When you integrate your systems, it stands to reason, you have to integrate your backups too. This can be tricky, especially if you have operations across the country or corporate barriers. Suppose you keep legacy backup systems without integrating them. In that case, you run the risk of your entire system being disjointed in the event of a natural disaster or outage.

An integration is a great time to rethink your data backup usage needs, data recovery speeds, and how fast your backup systems need to run. We generally recommend that you have one cohesive backup and disaster recovery strategy. Then, we recommend that you have a backup to the backup—in other words, a secondary cloud-based system that could be activated in the event your primary backup fails. Having a cohesive backup system stored two different ways ensures you’re never down for long.


Tip #7—Employ a Data and Voice Network That’s Up to the Test

Each company involved in integration will have a data and voice network tuned to their usage and speed needs. However, once you integrate, those needs are going to change. Now is the time to reassess and find one compatible solution that will meet your needs now while allowing growth potential for the future. Will you use an existing provider and merely expand to the new offices? Or will you use another network provider entirely? Employ a systems engineering expert to help you navigate this decision based on real-world performance needs.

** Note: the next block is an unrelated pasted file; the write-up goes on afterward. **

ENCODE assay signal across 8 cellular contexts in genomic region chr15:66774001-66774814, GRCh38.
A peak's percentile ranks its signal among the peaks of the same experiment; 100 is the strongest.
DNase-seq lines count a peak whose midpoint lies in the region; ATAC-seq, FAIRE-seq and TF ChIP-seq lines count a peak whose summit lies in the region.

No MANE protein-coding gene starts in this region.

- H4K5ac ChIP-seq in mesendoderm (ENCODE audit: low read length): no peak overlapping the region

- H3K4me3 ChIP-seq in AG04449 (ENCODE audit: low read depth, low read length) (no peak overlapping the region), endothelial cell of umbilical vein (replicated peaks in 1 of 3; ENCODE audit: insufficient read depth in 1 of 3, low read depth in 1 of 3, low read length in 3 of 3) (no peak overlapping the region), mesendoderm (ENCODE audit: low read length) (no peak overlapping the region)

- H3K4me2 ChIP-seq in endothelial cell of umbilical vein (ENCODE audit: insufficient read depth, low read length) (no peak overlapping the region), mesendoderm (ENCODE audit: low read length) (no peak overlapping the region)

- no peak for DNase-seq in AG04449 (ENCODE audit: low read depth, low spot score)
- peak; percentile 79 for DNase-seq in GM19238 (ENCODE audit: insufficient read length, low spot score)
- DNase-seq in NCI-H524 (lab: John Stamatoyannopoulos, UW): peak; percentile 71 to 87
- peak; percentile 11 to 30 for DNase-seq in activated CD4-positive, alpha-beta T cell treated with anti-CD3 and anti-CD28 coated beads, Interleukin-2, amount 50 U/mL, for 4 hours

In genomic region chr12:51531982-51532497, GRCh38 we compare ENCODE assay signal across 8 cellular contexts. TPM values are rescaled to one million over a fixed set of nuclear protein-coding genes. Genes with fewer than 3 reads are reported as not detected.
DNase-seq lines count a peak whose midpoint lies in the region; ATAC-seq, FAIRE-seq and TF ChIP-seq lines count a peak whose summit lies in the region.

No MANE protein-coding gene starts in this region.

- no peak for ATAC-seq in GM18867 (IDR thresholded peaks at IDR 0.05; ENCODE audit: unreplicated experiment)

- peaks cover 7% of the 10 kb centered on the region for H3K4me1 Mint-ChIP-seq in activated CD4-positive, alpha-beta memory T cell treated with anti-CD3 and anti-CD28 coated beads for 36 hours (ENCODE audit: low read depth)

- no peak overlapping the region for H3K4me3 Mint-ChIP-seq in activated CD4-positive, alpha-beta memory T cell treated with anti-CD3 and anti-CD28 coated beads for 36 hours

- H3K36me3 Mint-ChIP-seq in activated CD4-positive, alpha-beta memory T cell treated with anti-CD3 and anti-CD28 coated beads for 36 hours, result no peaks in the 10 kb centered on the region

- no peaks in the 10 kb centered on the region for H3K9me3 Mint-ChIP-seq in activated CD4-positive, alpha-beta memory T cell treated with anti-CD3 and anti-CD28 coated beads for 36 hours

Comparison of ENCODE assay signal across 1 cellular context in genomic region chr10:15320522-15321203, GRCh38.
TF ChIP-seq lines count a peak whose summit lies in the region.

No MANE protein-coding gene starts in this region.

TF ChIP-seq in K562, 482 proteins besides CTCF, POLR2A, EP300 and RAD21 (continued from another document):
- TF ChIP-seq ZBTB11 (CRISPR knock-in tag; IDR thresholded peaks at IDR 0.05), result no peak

In the End, It’s About So Much More Than Integrating Your Systems 

Your network and systems are the foundations for your productivity. Large-scale integrations are one of the best opportunities you’ll ever have to make significant improvements fast. You can build teamwork, improve communication, upgrade speeds and recovery times, and set your company on a bold new course for a more robust, merged future. All it takes is the right people asking the right questions at the right times.

If you need some expert help with your integration, Integris stands ready to help. We have offices in 13 states and a national network of experts who can help you, onsite and off. Here on our website, you can schedule a free consultation today.

As Chief Technology Officer, John sets the technology direction for Integris and the technology underpinning our products.